Early Political Writings. 1890 — May 1908
Bande Mataram. December 3, 1907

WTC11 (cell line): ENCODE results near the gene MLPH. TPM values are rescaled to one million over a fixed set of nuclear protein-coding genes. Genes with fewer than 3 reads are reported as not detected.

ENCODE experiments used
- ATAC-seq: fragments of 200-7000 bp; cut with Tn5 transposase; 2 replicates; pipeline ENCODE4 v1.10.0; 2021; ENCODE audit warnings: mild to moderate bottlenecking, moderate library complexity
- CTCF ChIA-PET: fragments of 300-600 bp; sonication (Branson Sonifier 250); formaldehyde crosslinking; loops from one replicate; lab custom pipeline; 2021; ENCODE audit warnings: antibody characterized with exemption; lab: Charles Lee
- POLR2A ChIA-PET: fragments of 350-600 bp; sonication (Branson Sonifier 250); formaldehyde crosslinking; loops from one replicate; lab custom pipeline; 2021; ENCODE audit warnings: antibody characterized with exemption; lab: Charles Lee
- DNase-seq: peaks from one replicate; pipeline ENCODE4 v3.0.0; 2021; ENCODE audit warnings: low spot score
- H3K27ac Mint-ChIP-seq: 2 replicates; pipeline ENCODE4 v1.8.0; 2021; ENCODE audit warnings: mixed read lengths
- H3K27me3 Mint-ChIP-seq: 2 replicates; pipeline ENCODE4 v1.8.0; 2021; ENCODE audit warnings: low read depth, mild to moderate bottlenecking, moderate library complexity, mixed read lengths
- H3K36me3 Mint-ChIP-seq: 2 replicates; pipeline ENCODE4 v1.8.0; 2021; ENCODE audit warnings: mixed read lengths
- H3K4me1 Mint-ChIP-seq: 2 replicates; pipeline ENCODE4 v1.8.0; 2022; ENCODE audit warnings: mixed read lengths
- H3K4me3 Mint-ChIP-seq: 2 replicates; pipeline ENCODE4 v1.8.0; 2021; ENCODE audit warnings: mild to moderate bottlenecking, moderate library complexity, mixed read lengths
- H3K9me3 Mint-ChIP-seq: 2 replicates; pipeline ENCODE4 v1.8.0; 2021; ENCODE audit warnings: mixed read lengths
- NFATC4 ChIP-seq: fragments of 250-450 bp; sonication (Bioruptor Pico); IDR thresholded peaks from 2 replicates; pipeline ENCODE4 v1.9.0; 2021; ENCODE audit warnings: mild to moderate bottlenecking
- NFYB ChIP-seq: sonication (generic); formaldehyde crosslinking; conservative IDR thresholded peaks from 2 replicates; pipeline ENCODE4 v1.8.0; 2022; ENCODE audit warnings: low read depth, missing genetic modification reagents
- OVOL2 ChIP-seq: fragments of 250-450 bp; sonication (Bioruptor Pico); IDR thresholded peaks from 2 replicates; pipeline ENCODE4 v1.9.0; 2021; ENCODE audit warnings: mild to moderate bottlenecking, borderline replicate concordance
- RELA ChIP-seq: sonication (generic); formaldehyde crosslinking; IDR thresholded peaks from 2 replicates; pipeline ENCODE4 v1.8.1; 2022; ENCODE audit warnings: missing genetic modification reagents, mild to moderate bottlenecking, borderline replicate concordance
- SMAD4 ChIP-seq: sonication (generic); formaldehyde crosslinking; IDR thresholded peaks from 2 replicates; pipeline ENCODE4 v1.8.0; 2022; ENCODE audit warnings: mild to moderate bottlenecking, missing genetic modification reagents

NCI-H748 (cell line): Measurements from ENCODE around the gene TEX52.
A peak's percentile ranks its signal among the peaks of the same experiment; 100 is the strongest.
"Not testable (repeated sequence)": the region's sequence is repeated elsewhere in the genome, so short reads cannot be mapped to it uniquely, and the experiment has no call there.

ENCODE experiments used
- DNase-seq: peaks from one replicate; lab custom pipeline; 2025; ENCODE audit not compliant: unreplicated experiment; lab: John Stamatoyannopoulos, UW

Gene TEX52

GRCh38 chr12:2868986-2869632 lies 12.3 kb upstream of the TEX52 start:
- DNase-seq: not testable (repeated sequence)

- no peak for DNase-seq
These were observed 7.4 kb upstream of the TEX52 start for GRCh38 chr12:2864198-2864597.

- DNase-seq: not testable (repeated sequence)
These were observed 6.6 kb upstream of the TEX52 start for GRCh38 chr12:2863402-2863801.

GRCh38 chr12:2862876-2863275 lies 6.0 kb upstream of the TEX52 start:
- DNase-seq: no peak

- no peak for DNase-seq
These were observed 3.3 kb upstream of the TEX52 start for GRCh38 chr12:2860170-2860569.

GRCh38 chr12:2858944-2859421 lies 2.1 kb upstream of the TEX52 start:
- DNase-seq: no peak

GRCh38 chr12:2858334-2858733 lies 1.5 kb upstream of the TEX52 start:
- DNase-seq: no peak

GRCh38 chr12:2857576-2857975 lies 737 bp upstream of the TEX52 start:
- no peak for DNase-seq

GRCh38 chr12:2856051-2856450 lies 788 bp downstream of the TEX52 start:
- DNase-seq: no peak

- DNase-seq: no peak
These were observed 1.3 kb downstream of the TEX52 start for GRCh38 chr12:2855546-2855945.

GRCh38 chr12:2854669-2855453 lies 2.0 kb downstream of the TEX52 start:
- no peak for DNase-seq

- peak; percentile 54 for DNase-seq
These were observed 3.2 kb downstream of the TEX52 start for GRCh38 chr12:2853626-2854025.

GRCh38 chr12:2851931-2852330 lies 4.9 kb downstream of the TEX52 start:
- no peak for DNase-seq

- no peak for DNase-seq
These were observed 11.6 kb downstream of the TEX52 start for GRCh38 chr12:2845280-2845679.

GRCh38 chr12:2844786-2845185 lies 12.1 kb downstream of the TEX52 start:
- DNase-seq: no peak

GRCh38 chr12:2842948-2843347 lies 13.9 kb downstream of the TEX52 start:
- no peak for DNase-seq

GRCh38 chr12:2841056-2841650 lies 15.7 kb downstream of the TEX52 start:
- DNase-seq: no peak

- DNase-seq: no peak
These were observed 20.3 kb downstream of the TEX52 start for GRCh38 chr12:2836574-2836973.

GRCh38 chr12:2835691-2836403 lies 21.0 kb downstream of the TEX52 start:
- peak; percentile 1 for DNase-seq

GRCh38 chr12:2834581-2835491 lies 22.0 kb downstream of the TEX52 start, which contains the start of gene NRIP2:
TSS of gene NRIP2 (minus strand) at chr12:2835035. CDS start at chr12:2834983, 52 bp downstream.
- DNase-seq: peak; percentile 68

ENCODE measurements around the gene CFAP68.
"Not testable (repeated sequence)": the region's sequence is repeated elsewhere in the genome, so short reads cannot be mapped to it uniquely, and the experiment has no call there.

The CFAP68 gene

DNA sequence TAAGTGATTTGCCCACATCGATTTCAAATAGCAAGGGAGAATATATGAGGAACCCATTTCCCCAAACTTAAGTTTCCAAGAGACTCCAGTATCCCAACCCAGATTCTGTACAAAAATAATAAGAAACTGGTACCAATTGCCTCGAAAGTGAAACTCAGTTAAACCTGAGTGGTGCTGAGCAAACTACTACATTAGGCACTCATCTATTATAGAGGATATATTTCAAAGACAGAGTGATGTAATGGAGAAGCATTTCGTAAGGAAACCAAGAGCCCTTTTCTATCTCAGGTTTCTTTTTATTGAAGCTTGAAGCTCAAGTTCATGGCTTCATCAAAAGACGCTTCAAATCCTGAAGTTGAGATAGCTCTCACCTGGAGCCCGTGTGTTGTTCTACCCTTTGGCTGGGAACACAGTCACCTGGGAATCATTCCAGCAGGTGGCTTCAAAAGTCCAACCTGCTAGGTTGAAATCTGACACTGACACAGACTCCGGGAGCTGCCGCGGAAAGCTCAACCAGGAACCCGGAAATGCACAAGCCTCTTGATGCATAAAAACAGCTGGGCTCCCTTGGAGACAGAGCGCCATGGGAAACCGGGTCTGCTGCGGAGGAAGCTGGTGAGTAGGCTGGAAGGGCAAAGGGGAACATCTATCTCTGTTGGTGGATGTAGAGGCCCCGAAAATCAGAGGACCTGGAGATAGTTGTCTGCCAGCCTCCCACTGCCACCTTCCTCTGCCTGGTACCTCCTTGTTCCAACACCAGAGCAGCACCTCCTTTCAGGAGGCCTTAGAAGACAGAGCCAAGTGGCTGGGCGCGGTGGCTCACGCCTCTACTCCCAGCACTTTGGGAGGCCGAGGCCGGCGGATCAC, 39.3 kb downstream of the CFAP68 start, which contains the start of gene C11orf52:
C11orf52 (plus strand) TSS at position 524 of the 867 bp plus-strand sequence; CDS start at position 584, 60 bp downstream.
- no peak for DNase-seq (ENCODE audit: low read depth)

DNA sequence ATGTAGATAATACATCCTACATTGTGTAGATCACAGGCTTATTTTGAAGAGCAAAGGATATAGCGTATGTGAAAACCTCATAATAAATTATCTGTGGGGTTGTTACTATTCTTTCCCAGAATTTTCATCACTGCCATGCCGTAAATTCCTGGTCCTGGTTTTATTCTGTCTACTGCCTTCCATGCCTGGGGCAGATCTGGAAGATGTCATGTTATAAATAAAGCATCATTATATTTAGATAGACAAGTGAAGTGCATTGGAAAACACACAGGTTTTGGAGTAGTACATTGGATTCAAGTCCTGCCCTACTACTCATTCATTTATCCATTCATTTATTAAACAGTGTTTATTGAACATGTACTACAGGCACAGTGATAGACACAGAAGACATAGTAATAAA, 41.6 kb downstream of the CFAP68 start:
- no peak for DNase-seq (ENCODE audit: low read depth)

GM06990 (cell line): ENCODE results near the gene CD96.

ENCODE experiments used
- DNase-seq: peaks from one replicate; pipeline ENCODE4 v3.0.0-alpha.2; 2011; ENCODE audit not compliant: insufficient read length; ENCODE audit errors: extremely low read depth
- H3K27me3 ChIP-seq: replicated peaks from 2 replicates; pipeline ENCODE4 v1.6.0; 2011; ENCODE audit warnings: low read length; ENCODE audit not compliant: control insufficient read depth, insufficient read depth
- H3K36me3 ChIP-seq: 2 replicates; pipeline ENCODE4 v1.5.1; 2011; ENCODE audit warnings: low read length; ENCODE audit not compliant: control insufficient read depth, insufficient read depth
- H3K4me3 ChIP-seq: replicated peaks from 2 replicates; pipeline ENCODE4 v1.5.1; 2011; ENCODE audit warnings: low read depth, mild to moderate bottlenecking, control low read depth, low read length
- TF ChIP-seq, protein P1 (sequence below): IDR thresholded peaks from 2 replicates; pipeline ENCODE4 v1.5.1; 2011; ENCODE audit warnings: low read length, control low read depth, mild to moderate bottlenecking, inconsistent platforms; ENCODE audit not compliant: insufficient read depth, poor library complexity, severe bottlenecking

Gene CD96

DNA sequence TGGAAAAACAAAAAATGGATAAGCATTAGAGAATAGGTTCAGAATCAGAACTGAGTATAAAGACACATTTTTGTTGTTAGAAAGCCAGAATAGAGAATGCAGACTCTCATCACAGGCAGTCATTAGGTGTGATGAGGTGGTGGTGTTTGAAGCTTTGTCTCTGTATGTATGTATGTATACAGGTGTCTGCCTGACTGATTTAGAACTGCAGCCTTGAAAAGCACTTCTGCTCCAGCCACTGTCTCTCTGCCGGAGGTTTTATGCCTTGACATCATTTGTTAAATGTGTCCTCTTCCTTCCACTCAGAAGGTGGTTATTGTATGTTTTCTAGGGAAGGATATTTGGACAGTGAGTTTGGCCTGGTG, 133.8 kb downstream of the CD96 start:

The progress of democracy in the East will, if signs can be trusted, receive a powerful impetus from the creation of the Persian Parliament. In Persia the people are proving themselves too powerful for both the Crown and the Church and rapidly taking all power into their hands. When the second of Asia's Parliaments came into being, the European critics wrote, patronisingly or scornfully as the mood took them, about this new departure of these funny Asiatics who will not understand that it is only Europeans who are capable of self-government or fit for democracy and that God made Asia only to be civilised, exploited and ruled by white men, and they were liberal of prophecies that the Shah would re-establish absolutism by the sword before the world was many months older, or that Persia would be mis-governed by fanatical Mullahs. The prophets were evidently very much out of it, for the reverse has happened. The Shah is evidently being overwhelmed in the tide of democracy and the clergy who took the first step towards revolution find themselves, like the French noblesse after a similar step, already in the position of reactionaries threatened by the flood they set going. Democracy is not only the natural bent of Mahomedanism, but it is obviously the only hope of Persia where there is no wise and powerful aristocracy to lead and organise the people as in Japan. Only the fire of the democratic idea and the resurgence of the whole people, can save Persia from the European menace. Democracy is not merely the dream of “the young and ignorant” in Bengal, it is a rising force throughout Asia. Sir Harvey Adamson will have it that democracy is neither conceivable nor desired in India. Well, well, the proof of the pudding is in the eating and we will see by practical experiment whether you are right or we.
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